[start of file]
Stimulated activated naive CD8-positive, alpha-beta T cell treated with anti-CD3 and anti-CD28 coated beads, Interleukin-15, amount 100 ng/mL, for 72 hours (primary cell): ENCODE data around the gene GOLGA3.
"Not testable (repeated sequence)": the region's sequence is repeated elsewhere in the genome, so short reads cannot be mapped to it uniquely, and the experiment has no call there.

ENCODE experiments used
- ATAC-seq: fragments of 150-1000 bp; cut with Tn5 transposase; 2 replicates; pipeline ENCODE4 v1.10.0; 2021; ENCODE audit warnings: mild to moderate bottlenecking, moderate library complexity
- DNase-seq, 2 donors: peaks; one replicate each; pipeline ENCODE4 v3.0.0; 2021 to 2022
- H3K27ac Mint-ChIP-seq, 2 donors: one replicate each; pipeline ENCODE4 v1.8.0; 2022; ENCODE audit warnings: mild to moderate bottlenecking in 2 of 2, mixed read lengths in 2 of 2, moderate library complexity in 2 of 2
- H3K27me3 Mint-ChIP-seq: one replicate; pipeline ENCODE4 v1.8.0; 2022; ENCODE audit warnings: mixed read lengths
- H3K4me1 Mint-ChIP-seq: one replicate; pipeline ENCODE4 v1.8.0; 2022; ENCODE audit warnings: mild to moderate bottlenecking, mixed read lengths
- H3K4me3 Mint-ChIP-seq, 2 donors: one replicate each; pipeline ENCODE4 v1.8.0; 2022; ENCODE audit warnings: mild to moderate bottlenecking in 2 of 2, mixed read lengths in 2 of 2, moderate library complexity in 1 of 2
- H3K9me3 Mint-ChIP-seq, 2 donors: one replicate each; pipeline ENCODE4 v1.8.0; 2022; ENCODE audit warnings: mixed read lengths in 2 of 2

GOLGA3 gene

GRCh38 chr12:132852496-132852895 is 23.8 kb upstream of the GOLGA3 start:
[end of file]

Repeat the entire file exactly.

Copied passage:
Stimulated activated naive CD8-positive, alpha-beta T cell treated with anti-CD3 and anti-CD28 coated beads, Interleukin-15, amount 100 ng/mL, for 72 hours (primary cell): ENCODE data around the gene GOLGA3.
"Not testable (repeated sequence)": the region's sequence is repeated elsewhere in the genome, so short reads cannot be mapped to it uniquely, and the experiment has no call there.

ENCODE experiments used
- ATAC-seq: fragments of 150-1000 bp; cut with Tn5 transposase; 2 replicates; pipeline ENCODE4 v1.10.0; 2021; ENCODE audit warnings: mild to moderate bottlenecking, moderate library complexity
- DNase-seq, 2 donors: peaks; one replicate each; pipeline ENCODE4 v3.0.0; 2021 to 2022
- H3K27ac Mint-ChIP-seq, 2 donors: one replicate each; pipeline ENCODE4 v1.8.0; 2022; ENCODE audit warnings: mild to moderate bottlenecking in 2 of 2, mixed read lengths in 2 of 2, moderate library complexity in 2 of 2
- H3K27me3 Mint-ChIP-seq: one replicate; pipeline ENCODE4 v1.8.0; 2022; ENCODE audit warnings: mixed read lengths
- H3K4me1 Mint-ChIP-seq: one replicate; pipeline ENCODE4 v1.8.0; 2022; ENCODE audit warnings: mild to moderate bottlenecking, mixed read lengths
- H3K4me3 Mint-ChIP-seq, 2 donors: one replicate each; pipeline ENCODE4 v1.8.0; 2022; ENCODE audit warnings: mild to moderate bottlenecking in 2 of 2, mixed read lengths in 2 of 2, moderate library complexity in 1 of 2
- H3K9me3 Mint-ChIP-seq, 2 donors: one replicate each; pipeline ENCODE4 v1.8.0; 2022; ENCODE audit warnings: mixed read lengths in 2 of 2

GOLGA3 gene

GRCh38 chr12:132852496-132852895 is 23.8 kb upstream of the GOLGA3 start: